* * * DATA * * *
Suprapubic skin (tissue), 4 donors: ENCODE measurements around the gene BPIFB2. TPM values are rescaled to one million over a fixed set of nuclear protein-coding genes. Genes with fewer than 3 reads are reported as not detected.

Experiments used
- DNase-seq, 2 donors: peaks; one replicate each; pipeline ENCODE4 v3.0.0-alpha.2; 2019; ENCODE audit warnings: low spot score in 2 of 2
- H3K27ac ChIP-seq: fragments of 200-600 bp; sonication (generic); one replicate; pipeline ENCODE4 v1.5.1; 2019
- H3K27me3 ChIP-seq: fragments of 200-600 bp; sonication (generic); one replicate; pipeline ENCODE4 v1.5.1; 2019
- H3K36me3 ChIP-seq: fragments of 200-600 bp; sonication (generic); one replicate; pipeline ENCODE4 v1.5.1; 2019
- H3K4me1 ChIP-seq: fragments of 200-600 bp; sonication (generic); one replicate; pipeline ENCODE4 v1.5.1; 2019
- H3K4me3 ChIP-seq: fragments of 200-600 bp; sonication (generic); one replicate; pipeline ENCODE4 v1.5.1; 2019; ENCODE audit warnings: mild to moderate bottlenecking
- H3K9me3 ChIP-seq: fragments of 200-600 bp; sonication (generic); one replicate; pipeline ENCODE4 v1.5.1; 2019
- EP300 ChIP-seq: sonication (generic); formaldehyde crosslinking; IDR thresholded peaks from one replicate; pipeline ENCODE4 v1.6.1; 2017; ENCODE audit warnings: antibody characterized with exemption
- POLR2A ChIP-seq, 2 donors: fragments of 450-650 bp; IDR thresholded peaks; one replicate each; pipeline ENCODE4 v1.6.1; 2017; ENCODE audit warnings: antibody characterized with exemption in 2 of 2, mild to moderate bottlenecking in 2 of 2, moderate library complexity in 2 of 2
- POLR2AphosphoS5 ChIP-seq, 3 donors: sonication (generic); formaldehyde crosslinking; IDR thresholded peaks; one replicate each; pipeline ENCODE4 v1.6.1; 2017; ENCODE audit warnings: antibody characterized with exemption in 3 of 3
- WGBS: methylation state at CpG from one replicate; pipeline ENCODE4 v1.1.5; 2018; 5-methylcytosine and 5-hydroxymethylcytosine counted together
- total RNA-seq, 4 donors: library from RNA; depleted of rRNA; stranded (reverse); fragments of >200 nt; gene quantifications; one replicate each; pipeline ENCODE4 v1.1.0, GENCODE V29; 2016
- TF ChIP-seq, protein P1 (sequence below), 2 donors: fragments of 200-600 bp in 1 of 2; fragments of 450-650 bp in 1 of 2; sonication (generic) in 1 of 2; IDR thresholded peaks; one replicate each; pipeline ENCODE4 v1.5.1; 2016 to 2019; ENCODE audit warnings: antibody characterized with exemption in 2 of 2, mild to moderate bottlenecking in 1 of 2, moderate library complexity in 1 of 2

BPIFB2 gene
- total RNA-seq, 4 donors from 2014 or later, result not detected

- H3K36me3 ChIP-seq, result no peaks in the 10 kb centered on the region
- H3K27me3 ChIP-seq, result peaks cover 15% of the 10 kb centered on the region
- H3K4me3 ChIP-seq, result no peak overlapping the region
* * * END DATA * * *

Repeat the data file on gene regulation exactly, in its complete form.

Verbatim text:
Suprapubic skin (tissue), 4 donors: ENCODE measurements around the gene BPIFB2. TPM values are rescaled to one million over a fixed set of nuclear protein-coding genes. Genes with fewer than 3 reads are reported as not detected.

Experiments used
- DNase-seq, 2 donors: peaks; one replicate each; pipeline ENCODE4 v3.0.0-alpha.2; 2019; ENCODE audit warnings: low spot score in 2 of 2
- H3K27ac ChIP-seq: fragments of 200-600 bp; sonication (generic); one replicate; pipeline ENCODE4 v1.5.1; 2019
- H3K27me3 ChIP-seq: fragments of 200-600 bp; sonication (generic); one replicate; pipeline ENCODE4 v1.5.1; 2019
- H3K36me3 ChIP-seq: fragments of 200-600 bp; sonication (generic); one replicate; pipeline ENCODE4 v1.5.1; 2019
- H3K4me1 ChIP-seq: fragments of 200-600 bp; sonication (generic); one replicate; pipeline ENCODE4 v1.5.1; 2019
- H3K4me3 ChIP-seq: fragments of 200-600 bp; sonication (generic); one replicate; pipeline ENCODE4 v1.5.1; 2019; ENCODE audit warnings: mild to moderate bottlenecking
- H3K9me3 ChIP-seq: fragments of 200-600 bp; sonication (generic); one replicate; pipeline ENCODE4 v1.5.1; 2019
- EP300 ChIP-seq: sonication (generic); formaldehyde crosslinking; IDR thresholded peaks from one replicate; pipeline ENCODE4 v1.6.1; 2017; ENCODE audit warnings: antibody characterized with exemption
- POLR2A ChIP-seq, 2 donors: fragments of 450-650 bp; IDR thresholded peaks; one replicate each; pipeline ENCODE4 v1.6.1; 2017; ENCODE audit warnings: antibody characterized with exemption in 2 of 2, mild to moderate bottlenecking in 2 of 2, moderate library complexity in 2 of 2
- POLR2AphosphoS5 ChIP-seq, 3 donors: sonication (generic); formaldehyde crosslinking; IDR thresholded peaks; one replicate each; pipeline ENCODE4 v1.6.1; 2017; ENCODE audit warnings: antibody characterized with exemption in 3 of 3
- WGBS: methylation state at CpG from one replicate; pipeline ENCODE4 v1.1.5; 2018; 5-methylcytosine and 5-hydroxymethylcytosine counted together
- total RNA-seq, 4 donors: library from RNA; depleted of rRNA; stranded (reverse); fragments of >200 nt; gene quantifications; one replicate each; pipeline ENCODE4 v1.1.0, GENCODE V29; 2016
- TF ChIP-seq, protein P1 (sequence below), 2 donors: fragments of 200-600 bp in 1 of 2; fragments of 450-650 bp in 1 of 2; sonication (generic) in 1 of 2; IDR thresholded peaks; one replicate each; pipeline ENCODE4 v1.5.1; 2016 to 2019; ENCODE audit warnings: antibody characterized with exemption in 2 of 2, mild to moderate bottlenecking in 1 of 2, moderate library complexity in 1 of 2

BPIFB2 gene
- total RNA-seq, 4 donors from 2014 or later, result not detected

- H3K36me3 ChIP-seq, result no peaks in the 10 kb centered on the region
- H3K27me3 ChIP-seq, result peaks cover 15% of the 10 kb centered on the region
- H3K4me3 ChIP-seq, result no peak overlapping the region